The industry is highly fragmented, filled with lots of little and big fish. The defining trend lately has been for the big fish to swallow up the little ones.
The boom in infrastructure has set off something of a scramble for companies with product and know-how in this business. There is a big need for global and full-service providers, which is driving the industry to consolidate around fewer - but larger and more capable - companies.
Beyond the drive for building water infrastructure, a number of other factors also propel the industry. For example, new regulations require landfills process leachtate - the contaminated fluid produced in landfills. This requires the installation of systems that collect and pump this stuff so it doesn't seep into your groundwater.
The drive for water filtration in residential and commercial properties has also created a boom in specific kinds of pumps, used in the process of purifying drinking water.
And in developing markets, including India and China - and Peru - pumps are needed for building water and wastewater systems. As Hoffmann says, "China and India will show the most rapid gains based on ongoing industrialization and increasing fixed investment. China, for example, is expected to be the fastest growing market for pumps, with an estimated growth rate twice that of the total market."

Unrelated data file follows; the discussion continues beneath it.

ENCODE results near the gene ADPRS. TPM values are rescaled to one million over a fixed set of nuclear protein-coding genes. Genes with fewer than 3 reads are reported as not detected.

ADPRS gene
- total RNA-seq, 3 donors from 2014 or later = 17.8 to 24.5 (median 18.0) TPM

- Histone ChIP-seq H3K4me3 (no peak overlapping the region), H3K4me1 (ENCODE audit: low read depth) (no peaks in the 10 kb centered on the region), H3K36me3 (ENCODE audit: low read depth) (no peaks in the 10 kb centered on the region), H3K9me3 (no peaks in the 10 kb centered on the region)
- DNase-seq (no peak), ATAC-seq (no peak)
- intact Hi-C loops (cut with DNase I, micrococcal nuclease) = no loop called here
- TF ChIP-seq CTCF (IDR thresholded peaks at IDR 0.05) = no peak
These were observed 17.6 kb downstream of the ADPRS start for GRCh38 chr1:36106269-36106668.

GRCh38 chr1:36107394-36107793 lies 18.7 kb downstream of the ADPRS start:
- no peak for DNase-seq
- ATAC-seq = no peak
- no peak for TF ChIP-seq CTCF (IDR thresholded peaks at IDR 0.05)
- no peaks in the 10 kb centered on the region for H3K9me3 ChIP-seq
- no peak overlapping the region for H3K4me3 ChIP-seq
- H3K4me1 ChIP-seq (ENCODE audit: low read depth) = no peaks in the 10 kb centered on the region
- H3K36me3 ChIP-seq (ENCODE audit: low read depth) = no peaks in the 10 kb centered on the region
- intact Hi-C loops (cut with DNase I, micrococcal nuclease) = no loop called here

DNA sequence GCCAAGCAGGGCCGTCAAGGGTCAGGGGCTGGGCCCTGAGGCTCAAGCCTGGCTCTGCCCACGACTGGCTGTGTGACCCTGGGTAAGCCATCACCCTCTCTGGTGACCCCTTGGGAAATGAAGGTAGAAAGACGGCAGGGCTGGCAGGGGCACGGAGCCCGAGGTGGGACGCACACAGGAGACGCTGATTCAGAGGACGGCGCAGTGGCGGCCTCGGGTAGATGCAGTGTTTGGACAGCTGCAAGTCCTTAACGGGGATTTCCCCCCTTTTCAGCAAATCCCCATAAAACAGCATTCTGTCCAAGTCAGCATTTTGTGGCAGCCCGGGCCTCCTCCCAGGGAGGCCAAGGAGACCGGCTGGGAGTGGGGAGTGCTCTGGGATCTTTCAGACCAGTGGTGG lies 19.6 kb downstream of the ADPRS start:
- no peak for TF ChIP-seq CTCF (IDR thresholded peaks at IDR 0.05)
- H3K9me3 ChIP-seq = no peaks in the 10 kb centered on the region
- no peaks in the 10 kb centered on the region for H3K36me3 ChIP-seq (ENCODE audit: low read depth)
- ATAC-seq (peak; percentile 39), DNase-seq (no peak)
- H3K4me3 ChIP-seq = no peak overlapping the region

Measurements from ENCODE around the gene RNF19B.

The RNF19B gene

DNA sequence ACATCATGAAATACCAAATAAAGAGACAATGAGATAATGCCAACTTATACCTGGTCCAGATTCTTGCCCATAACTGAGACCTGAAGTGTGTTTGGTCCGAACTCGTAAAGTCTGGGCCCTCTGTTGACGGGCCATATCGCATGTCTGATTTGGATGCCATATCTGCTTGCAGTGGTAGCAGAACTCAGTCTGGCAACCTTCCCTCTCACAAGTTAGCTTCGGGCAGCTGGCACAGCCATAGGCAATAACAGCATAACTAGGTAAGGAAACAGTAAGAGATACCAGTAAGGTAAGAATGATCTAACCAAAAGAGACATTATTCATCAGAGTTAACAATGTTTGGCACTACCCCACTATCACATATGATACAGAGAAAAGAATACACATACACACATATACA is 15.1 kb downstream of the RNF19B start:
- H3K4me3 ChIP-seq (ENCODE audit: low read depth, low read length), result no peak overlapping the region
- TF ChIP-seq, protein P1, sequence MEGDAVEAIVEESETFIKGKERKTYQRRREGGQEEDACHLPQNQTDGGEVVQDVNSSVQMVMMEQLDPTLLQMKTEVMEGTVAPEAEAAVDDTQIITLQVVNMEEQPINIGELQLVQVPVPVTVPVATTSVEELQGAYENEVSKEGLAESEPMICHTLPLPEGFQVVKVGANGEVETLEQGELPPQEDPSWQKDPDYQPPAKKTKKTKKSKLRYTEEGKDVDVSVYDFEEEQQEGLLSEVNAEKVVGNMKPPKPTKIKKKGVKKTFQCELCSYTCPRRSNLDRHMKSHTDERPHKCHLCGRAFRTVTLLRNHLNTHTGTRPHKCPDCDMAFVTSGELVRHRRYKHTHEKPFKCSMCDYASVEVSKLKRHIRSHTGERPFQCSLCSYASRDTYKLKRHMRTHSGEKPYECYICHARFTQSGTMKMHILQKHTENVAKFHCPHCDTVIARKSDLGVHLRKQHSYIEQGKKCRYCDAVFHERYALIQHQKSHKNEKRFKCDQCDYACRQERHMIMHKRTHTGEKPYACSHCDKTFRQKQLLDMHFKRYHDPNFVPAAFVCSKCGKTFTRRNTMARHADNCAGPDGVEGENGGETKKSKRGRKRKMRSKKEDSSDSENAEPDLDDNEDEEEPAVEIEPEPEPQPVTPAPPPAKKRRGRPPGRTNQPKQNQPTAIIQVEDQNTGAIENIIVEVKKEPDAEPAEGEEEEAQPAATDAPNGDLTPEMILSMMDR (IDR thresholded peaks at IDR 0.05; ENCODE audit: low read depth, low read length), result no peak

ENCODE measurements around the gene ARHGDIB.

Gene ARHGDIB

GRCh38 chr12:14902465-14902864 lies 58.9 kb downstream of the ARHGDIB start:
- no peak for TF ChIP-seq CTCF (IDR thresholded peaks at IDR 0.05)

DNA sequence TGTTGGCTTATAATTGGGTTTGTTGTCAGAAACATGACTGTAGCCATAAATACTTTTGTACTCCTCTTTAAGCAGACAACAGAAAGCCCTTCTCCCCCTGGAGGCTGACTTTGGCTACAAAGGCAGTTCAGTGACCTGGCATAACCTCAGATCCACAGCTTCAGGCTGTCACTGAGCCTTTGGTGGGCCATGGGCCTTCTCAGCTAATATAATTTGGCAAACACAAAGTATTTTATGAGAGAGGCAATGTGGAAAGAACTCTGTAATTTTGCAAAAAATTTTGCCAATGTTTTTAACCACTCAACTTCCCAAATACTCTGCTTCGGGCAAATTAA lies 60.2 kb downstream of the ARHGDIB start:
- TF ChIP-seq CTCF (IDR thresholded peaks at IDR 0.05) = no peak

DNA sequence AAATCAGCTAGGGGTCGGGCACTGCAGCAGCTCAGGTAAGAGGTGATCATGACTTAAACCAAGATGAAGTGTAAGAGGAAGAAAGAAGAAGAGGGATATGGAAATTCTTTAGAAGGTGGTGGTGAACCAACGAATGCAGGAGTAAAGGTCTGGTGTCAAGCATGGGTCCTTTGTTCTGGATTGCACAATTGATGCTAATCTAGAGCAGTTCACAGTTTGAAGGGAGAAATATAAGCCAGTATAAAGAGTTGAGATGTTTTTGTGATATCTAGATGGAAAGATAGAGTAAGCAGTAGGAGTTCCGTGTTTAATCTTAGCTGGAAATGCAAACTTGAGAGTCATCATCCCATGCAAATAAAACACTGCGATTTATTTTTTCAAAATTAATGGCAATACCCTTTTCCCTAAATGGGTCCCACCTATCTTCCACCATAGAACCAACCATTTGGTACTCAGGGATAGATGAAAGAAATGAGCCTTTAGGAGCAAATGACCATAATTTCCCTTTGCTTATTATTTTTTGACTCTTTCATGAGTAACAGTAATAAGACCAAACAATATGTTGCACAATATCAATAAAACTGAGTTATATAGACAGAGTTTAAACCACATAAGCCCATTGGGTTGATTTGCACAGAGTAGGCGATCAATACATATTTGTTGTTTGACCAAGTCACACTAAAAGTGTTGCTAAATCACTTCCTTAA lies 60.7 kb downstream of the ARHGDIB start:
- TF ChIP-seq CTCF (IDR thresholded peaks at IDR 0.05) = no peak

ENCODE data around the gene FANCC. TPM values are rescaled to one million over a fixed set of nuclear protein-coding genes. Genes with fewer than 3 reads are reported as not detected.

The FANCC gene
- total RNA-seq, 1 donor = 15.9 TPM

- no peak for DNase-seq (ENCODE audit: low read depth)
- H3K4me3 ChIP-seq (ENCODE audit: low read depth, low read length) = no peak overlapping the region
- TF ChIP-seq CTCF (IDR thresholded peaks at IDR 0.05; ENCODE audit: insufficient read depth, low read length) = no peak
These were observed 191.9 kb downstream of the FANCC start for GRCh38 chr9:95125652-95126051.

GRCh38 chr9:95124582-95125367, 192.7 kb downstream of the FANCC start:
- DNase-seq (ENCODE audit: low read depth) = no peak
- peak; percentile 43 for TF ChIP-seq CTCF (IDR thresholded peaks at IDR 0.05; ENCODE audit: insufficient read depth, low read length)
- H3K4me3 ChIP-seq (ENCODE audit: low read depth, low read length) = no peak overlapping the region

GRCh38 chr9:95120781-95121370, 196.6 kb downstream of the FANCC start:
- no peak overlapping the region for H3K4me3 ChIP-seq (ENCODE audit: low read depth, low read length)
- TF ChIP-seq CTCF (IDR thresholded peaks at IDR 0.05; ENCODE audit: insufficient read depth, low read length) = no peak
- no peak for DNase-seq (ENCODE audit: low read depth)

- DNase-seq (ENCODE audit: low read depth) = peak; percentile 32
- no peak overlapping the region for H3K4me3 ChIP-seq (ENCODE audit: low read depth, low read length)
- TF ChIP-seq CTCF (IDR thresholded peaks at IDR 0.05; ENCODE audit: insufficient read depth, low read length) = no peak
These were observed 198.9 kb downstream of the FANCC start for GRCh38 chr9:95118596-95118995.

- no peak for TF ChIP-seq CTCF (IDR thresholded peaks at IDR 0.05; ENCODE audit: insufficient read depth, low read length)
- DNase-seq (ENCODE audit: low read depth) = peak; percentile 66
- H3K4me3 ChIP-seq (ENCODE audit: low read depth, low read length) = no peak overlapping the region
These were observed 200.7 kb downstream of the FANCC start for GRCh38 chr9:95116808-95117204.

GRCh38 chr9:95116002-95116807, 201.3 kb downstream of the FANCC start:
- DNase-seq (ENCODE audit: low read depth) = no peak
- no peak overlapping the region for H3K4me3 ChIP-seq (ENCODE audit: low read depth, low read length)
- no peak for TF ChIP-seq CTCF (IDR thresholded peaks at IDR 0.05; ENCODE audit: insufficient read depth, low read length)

The result of all this consolidation is that only a few major publicly traded independents remain. If you're thinking like an investor, your ears should have perked up by now.
Pumps and pumping systems are the heart of the world's infrastructure. If not the heart, the pump industry must be close - like the liver or lungs. It is amazing the full range of activities these companies perform.
Hurricane Katrina relief efforts used pumps in draining New Orleans. The largest pumps can move 40,000 gallons of water per minute!
Pump companies also tie into the energy market. The extraction of crude oil from the tar sands of Canada uses pumps. And relief efforts in Afghanistan and Iraq use pumps to provide for the distribution of water. All this only scratches the surface of pumps' wide range of uses.
The pump industry is a little-known corner of the market, buried in the inky crevices overlooked by the big-money investors. However, it has not escaped the attention of the pump consolidators - like ITT (ITT)- who are buying these things up. And it seems clear to me that the pump industry should have a place in the sun for years to come.
By Chris Mayer for The Daily Reckoning. You can read more fromChris and many others at www.dailyreckoning.co.uk.
Chris Mayer is a veteran of the banking industry, specifically in the area of corporate lending. A financial writer since 1998, Mr Mayer's essays have appeared in a wide variety of publications, including the Mises.org Daily Article series. He is the editor of 'Capital and Crisis' - formerly the US edition of the Fleet Street Letter.